Democrat Al Franken now has a 47-vote lead over Republican Norm Coleman in the recount in the U.S. Senate race.
The latest figure comes from a draft report of the ballot challenges put forward from the two campaigns.
The Secretary of State's office presented a preliminary report to the State Canvassing Board Tuesday.
The draft report from the Secretary of State's office assesses all of the challenges put forward by both campaigns. The canvassing board's allocation of votes, and the challenges withdrawn from both campaigns, initially gave Franken a 48-vote lead over Coleman. The board made one correction costing Franken a vote.
But, Secretary of State Mark Ritchie said that margin is far from certain.
"It is impossible to say one candidate is either ahead or behind until it's completely done," Ritchie said.
Ritchie said there are still outstanding issues. Among them is the sorting and counting of any wrongly-rejected absentee ballots and a court case regarding votes that may have been counted twice.
For their part, both campaigns are playing it cool about the latest results. Andy Barr, with Al Franken's campaign, said he couldn't comment on the latest numbers since the campaign has been crunching their own numbers that showed them leading by 35 to 50 votes.
"We're feeling very confident that Al Franken is going to be the next Senator from Minnesota," Barr said.
Barr said the campaign is still waiting to see how many wrongly-rejected absentee ballots are identified and counted. The Minnesota Supreme Court ordered the Secretary of State's office, the two campaigns and local elections officials to create a process to identify and count as many as 1,600 ballots.
The court set a deadline of Dec. 31 for local elections officials to submit any new vote totals to the state. Barr said the Franken campaign pushed to get those ballots counted and is confident they'll keep the lead after the process is done.
"Given how close the overall pool of ballots was, 42 percent to 42 percent, it strikes us as pretty unlikely that Senator Coleman would be able to make up a 50-vote lead over the court of a 1,000 or 1,500 absentee ballots," Barr said.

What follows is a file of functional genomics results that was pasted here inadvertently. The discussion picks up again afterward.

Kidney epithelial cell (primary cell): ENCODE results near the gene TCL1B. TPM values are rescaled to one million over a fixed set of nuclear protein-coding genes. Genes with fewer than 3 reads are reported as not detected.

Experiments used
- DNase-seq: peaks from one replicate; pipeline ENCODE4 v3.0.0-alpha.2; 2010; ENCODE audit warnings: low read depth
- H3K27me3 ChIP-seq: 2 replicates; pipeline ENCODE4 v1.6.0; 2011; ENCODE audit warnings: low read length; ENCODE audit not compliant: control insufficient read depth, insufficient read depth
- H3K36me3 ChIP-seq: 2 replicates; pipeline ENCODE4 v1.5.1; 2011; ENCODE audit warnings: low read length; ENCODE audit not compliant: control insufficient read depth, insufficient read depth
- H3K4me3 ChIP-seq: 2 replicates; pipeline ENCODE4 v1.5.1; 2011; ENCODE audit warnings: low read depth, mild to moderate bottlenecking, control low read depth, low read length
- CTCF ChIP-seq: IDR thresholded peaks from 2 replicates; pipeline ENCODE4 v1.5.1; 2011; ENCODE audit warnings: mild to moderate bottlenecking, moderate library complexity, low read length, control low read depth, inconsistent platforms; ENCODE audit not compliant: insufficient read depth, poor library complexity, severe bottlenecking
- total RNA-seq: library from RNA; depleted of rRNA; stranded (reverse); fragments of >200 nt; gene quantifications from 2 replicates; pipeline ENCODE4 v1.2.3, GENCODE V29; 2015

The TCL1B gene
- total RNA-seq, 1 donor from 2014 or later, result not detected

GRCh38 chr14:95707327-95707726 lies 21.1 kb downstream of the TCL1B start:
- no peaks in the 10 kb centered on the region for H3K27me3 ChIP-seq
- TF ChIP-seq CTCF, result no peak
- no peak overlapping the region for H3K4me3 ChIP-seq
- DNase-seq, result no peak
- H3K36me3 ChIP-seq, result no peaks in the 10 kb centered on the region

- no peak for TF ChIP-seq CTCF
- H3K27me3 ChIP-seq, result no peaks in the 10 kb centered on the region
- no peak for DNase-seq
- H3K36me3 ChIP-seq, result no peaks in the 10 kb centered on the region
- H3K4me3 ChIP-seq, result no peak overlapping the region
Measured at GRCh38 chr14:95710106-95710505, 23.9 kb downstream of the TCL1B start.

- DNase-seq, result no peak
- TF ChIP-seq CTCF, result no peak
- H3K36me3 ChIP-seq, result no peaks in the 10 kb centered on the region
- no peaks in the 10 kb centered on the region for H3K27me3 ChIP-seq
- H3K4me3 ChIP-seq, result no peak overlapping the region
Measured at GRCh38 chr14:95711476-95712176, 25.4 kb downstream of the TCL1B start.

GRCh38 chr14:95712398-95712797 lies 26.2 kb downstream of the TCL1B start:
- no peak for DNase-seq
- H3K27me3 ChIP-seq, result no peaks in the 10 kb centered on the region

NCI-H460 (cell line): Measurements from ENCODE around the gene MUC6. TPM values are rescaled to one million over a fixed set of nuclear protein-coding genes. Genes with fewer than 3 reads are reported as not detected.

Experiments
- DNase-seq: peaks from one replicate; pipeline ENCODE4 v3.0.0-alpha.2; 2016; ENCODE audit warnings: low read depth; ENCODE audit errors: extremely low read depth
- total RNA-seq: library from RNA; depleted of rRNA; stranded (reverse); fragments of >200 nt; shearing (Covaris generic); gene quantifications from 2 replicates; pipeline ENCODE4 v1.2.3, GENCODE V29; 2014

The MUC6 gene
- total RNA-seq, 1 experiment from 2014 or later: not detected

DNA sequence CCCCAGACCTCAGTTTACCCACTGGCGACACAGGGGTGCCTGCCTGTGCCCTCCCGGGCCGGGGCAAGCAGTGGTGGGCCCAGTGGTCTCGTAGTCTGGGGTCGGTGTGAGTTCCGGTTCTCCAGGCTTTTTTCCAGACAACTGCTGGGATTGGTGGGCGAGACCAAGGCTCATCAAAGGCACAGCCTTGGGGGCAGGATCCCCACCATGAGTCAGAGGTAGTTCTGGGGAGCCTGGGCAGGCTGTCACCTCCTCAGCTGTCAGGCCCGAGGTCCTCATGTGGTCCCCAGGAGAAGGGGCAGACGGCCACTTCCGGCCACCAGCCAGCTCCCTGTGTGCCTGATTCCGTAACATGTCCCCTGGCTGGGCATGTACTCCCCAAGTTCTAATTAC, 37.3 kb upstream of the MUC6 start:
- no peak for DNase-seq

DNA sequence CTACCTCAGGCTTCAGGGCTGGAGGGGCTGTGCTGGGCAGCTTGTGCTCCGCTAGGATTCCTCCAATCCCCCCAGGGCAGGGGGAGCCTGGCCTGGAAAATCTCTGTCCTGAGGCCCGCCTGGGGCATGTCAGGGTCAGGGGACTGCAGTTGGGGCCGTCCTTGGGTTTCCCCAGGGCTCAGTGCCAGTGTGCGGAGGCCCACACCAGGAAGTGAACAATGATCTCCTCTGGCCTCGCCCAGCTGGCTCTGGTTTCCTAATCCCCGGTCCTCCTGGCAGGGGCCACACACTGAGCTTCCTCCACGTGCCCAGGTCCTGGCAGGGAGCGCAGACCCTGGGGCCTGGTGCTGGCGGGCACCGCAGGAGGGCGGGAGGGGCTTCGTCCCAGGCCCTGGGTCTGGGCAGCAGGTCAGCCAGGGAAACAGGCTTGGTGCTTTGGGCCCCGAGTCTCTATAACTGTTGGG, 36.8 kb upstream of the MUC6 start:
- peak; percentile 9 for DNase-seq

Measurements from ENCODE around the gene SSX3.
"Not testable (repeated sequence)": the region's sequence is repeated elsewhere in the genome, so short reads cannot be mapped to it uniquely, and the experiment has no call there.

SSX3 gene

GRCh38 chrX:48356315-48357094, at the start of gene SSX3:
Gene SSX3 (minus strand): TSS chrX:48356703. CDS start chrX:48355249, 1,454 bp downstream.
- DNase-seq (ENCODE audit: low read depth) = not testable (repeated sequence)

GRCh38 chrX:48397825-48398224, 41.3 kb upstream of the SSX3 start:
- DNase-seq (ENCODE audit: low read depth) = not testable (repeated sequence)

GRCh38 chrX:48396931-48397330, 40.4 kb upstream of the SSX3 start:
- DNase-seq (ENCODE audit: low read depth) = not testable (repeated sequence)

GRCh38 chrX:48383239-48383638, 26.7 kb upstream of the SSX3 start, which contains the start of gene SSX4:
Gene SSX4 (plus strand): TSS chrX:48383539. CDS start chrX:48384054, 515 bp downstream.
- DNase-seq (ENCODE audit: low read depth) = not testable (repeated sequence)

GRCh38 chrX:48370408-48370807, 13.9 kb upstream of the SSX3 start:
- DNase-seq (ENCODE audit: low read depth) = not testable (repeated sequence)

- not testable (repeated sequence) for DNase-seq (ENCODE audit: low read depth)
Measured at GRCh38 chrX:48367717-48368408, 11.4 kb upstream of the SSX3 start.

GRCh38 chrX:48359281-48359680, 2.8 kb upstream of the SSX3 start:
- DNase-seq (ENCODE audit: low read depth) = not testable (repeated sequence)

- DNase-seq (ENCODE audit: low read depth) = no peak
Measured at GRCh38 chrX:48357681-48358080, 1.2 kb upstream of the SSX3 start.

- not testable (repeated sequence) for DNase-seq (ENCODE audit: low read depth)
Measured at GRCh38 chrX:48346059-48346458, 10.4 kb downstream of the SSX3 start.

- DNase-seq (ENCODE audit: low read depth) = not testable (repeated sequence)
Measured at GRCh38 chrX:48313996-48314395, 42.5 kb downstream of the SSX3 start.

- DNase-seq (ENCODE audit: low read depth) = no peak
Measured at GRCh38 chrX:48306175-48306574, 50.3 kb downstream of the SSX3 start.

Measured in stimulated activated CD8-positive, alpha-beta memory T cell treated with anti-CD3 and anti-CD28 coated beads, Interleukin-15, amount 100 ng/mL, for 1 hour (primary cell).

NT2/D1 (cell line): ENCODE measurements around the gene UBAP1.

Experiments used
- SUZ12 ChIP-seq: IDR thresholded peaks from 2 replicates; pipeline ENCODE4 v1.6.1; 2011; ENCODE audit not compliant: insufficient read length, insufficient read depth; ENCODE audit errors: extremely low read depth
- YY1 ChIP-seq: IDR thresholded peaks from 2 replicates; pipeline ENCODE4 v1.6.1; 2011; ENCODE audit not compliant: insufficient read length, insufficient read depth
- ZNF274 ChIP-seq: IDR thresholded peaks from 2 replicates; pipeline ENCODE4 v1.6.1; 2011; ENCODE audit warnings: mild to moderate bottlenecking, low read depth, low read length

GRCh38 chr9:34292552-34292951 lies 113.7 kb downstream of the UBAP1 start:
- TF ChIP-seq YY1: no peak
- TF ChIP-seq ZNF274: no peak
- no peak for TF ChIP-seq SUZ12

Coleman campaign manager Culleen Sheehan acknowledges Franken may have a lead at this phase of the recount process. But he argues that the recount is flawed.
"Their lead is an artificial lead midway through the certification process," Sheehan said.
Coleman's campaign is urging the Minnesota Supreme Court to stop the canvassing board from counting, what it says, are as many as 150 ballots that may have been double-counted during the recount. They also want the court to order local elections officials to check for any other double counted ballots
"I think there's clear evidence that this does exist, that's why we're going to the Supreme Court," Sheehan said. "It's voter disenfranchisement to count some ballots twice but not every ballot twice. It's one voter, one vote and we just want to ensure that that process is fair and upheld and that it's fair and legal."
Attorneys for Al Franken say there's no evidence of double counting and say Coleman's campaign is using the double counting argument to taint the process.
The court has scheduled oral arguments for Tuesday afternoon on the subject.
Meanwhile, Secretary Ritchie said the Supreme Court may also have to consider a plan to protect the privacy of voters who had their absentee ballots rejected. In some counties, Ritchie said there are only a few absentee ballots that may have been wrongly set aside. The list of those who had their ballots rejected has been made public.
"If the vote in a county changes and there's only one ballot that has been opened, then the identity of that person and the change in the vote can be easily put together," Ritchie said. "So therefore the privacy of that person's vote cannot be protected under that procedure. So we're going to suggest ways to make sure that the privacy of the votes is ensured while we complete this process."
Ritchie said Attorney General Lori Swanson's office would present the plan to the Supreme Court on Tuesday. He wouldn't release the details of the plan, and referred questions to Swanson. Officials from her office did not return calls for this report.